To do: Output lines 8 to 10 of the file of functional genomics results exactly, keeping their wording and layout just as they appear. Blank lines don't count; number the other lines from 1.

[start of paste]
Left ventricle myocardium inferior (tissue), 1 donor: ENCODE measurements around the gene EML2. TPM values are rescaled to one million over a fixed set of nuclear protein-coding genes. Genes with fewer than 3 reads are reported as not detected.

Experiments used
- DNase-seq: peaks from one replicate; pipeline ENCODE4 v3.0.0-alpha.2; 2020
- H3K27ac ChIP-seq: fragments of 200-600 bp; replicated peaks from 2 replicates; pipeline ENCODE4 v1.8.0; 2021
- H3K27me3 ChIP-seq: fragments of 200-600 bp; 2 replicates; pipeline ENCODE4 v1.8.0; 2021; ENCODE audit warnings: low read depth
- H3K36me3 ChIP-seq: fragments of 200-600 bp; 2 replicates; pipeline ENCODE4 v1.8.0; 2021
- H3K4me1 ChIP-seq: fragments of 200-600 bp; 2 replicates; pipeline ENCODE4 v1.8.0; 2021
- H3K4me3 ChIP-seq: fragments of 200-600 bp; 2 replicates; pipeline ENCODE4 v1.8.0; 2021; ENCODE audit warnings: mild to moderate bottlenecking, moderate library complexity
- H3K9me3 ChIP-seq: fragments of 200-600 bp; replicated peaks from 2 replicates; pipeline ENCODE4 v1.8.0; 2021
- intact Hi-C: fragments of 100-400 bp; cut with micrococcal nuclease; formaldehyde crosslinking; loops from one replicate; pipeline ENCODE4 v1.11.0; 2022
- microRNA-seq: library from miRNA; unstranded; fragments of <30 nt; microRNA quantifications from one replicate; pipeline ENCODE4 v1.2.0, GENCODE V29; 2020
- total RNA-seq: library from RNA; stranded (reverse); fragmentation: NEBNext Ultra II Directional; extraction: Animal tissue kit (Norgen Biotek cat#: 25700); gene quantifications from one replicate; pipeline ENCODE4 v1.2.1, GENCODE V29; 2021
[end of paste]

- H3K4me3 ChIP-seq: fragments of 200-600 bp; 2 replicates; pipeline ENCODE4 v1.8.0; 2021; ENCODE audit warnings: mild to moderate bottlenecking, moderate library complexity
- H3K9me3 ChIP-seq: fragments of 200-600 bp; replicated peaks from 2 replicates; pipeline ENCODE4 v1.8.0; 2021
- intact Hi-C: fragments of 100-400 bp; cut with micrococcal nuclease; formaldehyde crosslinking; loops from one replicate; pipeline ENCODE4 v1.11.0; 2022